8. Thanks to all for your help so far. I've come to the conclusion that we just don't have enough days to eat everywhere that we want to. What a surprise, eh? Now L has proudly announced that we have tickets for the San Francisco Opera on Saturday night. Being Wagner it's going to be a marathon session starting at 7 o'clock. That means we're going to have a very late lunch/very early dinner and it can't be so heavy as to set me snoring before the first intermission. What would be recommended within an easy walk of the opera? TIA, Kathy
  9. Thanks, everyone, for the replies so far. Carolyn - it's acutually your mini-blog that put me on to Aziza. It doesn't sound like anything that we'd be able to experience elsewhere. I've been following your food adventures with much interest (and envy). It sounds like SF has endless possibilities for the food obsessed. Zuni is on our list for late lunch/early dinner on our first day in the city after Manresa - I thought that we'd need some simpler food after Los Gatos. Alas, we are no longer up to consecutive tasting menus from either a digestive or budgetary point of view. Or would Tadish Gri
  10. L& I are going to be travelling from Southern Ontario to the Monterey Penninsula and San Francisco for 10 days at the end of September and I'm hoping to refine our eating itinerary with your help. As you will see, our existing plans are already heavily influenced by my reading on this board. We're stationed in Moss Landing for the first several days. I've made a dinner reservation at Passionfish in Pacific Grove and we're thinking about the Moss Landing Cafe and Sea Harvest for more casual and convenient eats. Can anyone tell me what sand dabs are like? Tuesday is Manresa and we'll stay in
  11. Over the last several years L & I have done a number of the tours mentioned above. As far as we're concerned they're one of the best values available to a tourist in the city. In fact, in our week this year we did two - the Central Village with Food Tours of NY and the "Slice of Brooklyn" Pizza Tour. The Central Village tour took us to places like Joe's Dairy (fresh hickory smoked mozarella and Grandaisy Bakery (white pizza) and numerous other spots, all with prearranged nibbles. By the end of the three hours we had a good working knowledge of a neighbourhood that we weren't familiar with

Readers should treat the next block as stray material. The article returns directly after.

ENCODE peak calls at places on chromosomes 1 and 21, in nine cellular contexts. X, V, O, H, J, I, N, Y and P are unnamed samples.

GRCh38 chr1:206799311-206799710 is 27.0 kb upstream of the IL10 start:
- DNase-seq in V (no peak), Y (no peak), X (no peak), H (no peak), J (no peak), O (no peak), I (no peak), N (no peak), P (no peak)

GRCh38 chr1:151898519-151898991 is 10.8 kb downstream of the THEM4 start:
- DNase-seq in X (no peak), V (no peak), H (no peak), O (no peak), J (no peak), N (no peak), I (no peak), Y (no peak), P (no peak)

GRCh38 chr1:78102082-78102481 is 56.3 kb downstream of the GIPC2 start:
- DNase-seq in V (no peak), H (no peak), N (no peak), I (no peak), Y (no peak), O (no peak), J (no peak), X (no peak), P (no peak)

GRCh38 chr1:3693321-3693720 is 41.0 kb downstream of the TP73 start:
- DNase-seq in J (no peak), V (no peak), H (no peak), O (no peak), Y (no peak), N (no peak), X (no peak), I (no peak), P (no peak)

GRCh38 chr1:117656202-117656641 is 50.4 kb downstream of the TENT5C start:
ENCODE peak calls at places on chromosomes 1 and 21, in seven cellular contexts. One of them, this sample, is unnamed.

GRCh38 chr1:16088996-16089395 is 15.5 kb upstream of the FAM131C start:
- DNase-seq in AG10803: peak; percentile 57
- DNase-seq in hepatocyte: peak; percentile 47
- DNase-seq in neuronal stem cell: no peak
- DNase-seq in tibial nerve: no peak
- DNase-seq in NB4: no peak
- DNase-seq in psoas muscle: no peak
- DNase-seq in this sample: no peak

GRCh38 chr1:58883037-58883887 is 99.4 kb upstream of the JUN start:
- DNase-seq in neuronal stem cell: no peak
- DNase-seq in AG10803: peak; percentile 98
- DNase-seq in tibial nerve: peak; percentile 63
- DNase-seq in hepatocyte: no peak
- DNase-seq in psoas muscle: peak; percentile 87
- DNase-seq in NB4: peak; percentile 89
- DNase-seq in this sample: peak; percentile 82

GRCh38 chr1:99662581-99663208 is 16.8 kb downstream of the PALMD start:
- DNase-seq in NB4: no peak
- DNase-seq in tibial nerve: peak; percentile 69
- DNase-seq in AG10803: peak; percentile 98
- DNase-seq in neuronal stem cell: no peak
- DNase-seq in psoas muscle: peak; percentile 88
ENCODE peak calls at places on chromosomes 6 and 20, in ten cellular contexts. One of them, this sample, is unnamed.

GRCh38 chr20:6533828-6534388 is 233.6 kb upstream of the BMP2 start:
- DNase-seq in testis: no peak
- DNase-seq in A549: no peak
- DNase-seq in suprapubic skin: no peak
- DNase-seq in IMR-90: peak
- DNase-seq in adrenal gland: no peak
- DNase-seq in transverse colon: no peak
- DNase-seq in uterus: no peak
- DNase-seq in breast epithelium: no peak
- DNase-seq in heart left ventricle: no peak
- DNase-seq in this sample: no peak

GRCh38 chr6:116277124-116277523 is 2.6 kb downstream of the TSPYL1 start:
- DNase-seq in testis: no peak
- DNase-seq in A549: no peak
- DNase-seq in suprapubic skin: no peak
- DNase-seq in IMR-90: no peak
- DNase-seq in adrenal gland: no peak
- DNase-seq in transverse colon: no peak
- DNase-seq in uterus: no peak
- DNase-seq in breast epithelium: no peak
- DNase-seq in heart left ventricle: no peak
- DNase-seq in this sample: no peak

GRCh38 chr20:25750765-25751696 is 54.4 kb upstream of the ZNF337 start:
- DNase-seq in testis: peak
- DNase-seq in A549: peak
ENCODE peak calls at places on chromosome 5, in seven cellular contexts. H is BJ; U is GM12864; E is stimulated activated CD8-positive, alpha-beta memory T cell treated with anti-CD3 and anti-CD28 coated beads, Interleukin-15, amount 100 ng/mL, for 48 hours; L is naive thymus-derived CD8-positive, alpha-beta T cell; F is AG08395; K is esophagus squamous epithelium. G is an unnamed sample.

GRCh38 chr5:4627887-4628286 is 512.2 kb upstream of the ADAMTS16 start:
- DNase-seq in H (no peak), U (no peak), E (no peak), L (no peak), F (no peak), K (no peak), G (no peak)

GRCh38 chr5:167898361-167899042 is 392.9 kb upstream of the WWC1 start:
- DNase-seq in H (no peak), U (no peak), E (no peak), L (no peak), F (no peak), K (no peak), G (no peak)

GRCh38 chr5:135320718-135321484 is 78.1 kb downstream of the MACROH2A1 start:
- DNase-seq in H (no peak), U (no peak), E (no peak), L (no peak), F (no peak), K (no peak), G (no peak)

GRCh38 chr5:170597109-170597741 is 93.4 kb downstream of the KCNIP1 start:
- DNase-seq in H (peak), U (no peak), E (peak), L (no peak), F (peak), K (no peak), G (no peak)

12. KMPickard

    Casellula

    I'm surprised how little note Casellula has received on this board given the quality of its offerings and its pleasant, low key atmosphere. It calls itself a "Cheese and Wine" cafe, with the emphasis on the cheese - and rightly so. It's a small, brick-exposed bistro setting with welcoming, efficient staff, including a cheese sommelier. We arrived early, sans reservation, and that was fine, although it did fill quickly. Many of the other diners, uh, nibblers, seemed to be there for a platter of meats or cheeses and a glass of wine before moving on for the evening. Fine, it's well situated for
  13. I'm looking to fill a few holes in our dining schedule for the upcoming week. This was reviewed in the latest issue of The New Yorker and I'm wondering what the eGullet opinion is. At this point, if we arrive for early dining, are we likely to need a reservation? We're already booked for Lupa, Artisanal, EMP, The Little Owl and the Bar Room at the Modern. Hoping for neighbourhood eats at Kefi or Celeste and lots and lots of gelato. Any feedback? Cheers, Kathy
  14. As to menu choices at Devi, do what my SO and I did, have the tasting menus - one with meat and one vegetarian. If both of you are willing to share (and I warn you that's going to be a challenge) then you get to taste the widest range of what they have to offer. I'm a confirmed carnivore and I had the vegetarian menu. I was absolutely delighted with it - and would have been even if I hadn't been able to strong arm a few bites from hubby's meat dishes. Have a happy birthday, Kathy
  15. Is there anything new to report near the theatre? Or, is Thomas Beisl still the best and most convenient option? TIA Kathy